My grandfather’s courtship of a single-mother divorcee is unknown to me. Similarly, all I know of most of their marriage is that they decorated the living room of their Levitt-style home in 1973, with all of that year’s fashionable colors, styles and comforts and never got around to changing it.

I know casual stories of his past, though their veracity is unquestioned enough to merit more scrupulous investigation. In the Second World War, before meeting my grandmother, he sat in a watchtower on some island in the Pacific Ocean, listening to Tokyo Rose and firing his issued firearm just once, to see how it sounded one clear and boring night. In 1963, he purchased a handful of .22 rifles, and took to brandishing them on his front steps, race riots plaguing the country, and two black communities – a suburban one to his east and a quickly changing Queens not far west – surrounding the home he had made.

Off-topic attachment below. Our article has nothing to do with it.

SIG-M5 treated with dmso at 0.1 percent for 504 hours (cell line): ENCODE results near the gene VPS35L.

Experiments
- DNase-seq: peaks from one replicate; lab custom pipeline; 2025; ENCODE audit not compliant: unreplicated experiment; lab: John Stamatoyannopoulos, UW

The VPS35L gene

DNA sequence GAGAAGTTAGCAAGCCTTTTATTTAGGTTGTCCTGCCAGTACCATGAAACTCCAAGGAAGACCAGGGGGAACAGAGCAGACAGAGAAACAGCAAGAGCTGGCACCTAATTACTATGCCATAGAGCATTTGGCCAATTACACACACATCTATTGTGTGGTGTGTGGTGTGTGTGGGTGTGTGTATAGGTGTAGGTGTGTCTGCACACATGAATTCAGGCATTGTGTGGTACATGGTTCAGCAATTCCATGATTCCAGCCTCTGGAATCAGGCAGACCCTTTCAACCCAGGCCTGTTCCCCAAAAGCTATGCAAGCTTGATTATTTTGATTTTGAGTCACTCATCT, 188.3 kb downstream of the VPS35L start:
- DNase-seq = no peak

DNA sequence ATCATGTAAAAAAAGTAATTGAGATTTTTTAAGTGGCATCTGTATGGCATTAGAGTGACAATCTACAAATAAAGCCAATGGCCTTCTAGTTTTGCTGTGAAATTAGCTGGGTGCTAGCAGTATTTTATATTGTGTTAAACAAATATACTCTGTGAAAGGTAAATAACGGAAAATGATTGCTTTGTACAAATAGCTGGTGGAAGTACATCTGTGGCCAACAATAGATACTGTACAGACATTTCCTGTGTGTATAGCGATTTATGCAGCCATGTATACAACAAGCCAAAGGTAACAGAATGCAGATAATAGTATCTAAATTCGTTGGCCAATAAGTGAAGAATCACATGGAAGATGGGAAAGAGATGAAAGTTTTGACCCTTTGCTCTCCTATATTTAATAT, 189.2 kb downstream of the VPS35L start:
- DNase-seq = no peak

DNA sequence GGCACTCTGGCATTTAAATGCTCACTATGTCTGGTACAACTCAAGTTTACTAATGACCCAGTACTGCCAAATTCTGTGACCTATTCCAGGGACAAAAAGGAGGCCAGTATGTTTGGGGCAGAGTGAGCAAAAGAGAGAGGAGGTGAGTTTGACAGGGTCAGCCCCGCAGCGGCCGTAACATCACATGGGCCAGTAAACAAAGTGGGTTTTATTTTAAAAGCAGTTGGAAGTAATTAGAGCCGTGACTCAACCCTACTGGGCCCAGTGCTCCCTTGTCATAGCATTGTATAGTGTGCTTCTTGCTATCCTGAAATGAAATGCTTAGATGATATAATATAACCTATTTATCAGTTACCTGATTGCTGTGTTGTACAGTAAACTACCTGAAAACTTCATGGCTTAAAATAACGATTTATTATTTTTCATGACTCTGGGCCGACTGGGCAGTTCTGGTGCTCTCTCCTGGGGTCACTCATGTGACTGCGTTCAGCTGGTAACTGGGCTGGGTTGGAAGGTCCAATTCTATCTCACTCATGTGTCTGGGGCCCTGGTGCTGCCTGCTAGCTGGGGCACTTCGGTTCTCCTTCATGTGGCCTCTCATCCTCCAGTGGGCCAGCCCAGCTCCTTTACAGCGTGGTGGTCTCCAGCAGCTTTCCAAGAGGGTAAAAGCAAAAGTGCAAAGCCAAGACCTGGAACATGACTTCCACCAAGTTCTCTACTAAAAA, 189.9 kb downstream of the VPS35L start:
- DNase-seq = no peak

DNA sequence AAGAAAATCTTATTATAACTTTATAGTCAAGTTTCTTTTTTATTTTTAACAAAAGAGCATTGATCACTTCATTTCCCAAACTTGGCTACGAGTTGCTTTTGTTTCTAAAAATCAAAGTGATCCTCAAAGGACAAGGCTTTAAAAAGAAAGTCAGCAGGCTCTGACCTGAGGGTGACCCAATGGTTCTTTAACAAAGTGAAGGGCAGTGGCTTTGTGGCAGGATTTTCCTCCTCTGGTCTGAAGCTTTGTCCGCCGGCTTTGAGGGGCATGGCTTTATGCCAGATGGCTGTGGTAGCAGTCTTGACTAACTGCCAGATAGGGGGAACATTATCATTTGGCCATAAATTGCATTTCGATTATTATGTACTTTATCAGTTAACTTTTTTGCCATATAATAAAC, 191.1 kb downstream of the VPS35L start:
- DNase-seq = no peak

What I know best, though, is how terrified he was after my grandmother’s death. He was never a great man outside of 15 Windsor Street in Hicksville. Those types you have read before, no picture in the newspaper, no great accolades, nor speeches in his honor. Just a small family and a woman with whom, for whatever reason, he spent the better portion of the last 54 years of his life. Before her death, he was smilingly oblivious, immersed most in maps, and history, stamps and coupons. He tended to repeat himself, but was coherent and kind enough that it was charming. After her death, too much was missing from his eyes, like he was removed, sitting on a bench, waiting for a bus that was already late.
By March he was dead, found by my aunt, turned over and gone in the bed of the home he had made with a woman who had already left.

“I don’t know anymore, Christopher,” he’d tell me. “I just don’t feel well anymore.”

As if that bus was four months late.